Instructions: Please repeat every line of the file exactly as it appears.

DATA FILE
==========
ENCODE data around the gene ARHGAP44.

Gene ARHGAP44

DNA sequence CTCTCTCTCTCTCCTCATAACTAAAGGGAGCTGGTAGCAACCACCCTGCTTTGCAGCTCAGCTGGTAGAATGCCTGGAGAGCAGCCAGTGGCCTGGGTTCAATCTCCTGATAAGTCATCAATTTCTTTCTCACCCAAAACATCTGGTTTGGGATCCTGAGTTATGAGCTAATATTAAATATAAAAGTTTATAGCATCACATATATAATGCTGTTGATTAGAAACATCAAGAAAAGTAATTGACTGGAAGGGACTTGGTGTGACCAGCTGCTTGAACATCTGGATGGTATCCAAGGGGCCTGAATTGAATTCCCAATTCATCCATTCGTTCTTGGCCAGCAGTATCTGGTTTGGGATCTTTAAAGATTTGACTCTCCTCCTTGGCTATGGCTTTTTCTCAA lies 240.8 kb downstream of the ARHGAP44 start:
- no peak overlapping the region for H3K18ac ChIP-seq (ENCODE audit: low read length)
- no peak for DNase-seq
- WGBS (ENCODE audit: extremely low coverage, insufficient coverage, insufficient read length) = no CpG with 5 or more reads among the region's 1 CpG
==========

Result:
ENCODE data around the gene ARHGAP44.

Gene ARHGAP44

DNA sequence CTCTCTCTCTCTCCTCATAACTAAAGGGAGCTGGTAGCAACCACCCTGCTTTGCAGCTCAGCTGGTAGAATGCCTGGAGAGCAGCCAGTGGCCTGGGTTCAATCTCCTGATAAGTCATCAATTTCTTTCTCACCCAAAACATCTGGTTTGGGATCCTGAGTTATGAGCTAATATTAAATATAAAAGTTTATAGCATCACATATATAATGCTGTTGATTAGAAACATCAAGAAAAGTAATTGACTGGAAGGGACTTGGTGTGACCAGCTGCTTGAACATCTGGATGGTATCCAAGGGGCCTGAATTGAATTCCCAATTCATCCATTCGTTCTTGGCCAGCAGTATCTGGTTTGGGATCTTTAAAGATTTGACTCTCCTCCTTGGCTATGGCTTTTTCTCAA lies 240.8 kb downstream of the ARHGAP44 start:
- no peak overlapping the region for H3K18ac ChIP-seq (ENCODE audit: low read length)
- no peak for DNase-seq
- WGBS (ENCODE audit: extremely low coverage, insufficient coverage, insufficient read length) = no CpG with 5 or more reads among the region's 1 CpG